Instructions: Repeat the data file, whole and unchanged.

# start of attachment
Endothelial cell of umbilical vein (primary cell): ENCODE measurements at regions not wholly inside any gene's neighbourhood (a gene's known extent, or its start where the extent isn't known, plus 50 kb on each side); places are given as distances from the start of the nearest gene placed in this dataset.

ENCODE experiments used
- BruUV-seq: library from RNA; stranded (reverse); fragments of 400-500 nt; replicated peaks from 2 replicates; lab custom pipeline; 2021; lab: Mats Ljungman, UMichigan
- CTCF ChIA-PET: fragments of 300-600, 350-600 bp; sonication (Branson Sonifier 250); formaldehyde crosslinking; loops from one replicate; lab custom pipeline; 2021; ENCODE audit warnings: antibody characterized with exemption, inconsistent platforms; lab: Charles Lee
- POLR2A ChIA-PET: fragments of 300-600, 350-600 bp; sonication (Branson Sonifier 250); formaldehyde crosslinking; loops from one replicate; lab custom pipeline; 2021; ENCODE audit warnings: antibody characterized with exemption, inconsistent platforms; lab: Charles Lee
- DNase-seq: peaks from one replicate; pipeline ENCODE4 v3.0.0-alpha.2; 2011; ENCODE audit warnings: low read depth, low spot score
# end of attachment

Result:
Endothelial cell of umbilical vein (primary cell): ENCODE measurements at regions not wholly inside any gene's neighbourhood (a gene's known extent, or its start where the extent isn't known, plus 50 kb on each side); places are given as distances from the start of the nearest gene placed in this dataset.

ENCODE experiments used
- BruUV-seq: library from RNA; stranded (reverse); fragments of 400-500 nt; replicated peaks from 2 replicates; lab custom pipeline; 2021; lab: Mats Ljungman, UMichigan
- CTCF ChIA-PET: fragments of 300-600, 350-600 bp; sonication (Branson Sonifier 250); formaldehyde crosslinking; loops from one replicate; lab custom pipeline; 2021; ENCODE audit warnings: antibody characterized with exemption, inconsistent platforms; lab: Charles Lee
- POLR2A ChIA-PET: fragments of 300-600, 350-600 bp; sonication (Branson Sonifier 250); formaldehyde crosslinking; loops from one replicate; lab custom pipeline; 2021; ENCODE audit warnings: antibody characterized with exemption, inconsistent platforms; lab: Charles Lee
- DNase-seq: peaks from one replicate; pipeline ENCODE4 v3.0.0-alpha.2; 2011; ENCODE audit warnings: low read depth, low spot score